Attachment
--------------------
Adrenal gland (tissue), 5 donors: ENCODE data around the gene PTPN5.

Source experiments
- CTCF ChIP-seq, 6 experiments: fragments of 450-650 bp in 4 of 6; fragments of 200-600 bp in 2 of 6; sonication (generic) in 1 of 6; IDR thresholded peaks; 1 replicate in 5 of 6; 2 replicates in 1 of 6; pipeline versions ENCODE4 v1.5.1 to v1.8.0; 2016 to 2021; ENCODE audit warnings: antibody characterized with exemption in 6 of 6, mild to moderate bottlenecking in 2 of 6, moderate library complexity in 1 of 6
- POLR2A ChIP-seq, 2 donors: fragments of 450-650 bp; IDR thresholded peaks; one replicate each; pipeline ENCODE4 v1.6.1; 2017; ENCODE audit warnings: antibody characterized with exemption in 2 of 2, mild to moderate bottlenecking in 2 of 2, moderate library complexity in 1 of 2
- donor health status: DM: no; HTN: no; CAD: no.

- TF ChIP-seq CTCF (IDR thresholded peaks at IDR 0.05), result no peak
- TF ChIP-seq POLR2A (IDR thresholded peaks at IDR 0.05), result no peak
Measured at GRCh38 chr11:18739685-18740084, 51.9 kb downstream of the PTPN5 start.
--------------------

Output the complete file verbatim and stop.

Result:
Adrenal gland (tissue), 5 donors: ENCODE data around the gene PTPN5.

Source experiments
- CTCF ChIP-seq, 6 experiments: fragments of 450-650 bp in 4 of 6; fragments of 200-600 bp in 2 of 6; sonication (generic) in 1 of 6; IDR thresholded peaks; 1 replicate in 5 of 6; 2 replicates in 1 of 6; pipeline versions ENCODE4 v1.5.1 to v1.8.0; 2016 to 2021; ENCODE audit warnings: antibody characterized with exemption in 6 of 6, mild to moderate bottlenecking in 2 of 6, moderate library complexity in 1 of 6
- POLR2A ChIP-seq, 2 donors: fragments of 450-650 bp; IDR thresholded peaks; one replicate each; pipeline ENCODE4 v1.6.1; 2017; ENCODE audit warnings: antibody characterized with exemption in 2 of 2, mild to moderate bottlenecking in 2 of 2, moderate library complexity in 1 of 2
- donor health status: DM: no; HTN: no; CAD: no.

- TF ChIP-seq CTCF (IDR thresholded peaks at IDR 0.05), result no peak
- TF ChIP-seq POLR2A (IDR thresholded peaks at IDR 0.05), result no peak
Measured at GRCh38 chr11:18739685-18740084, 51.9 kb downstream of the PTPN5 start.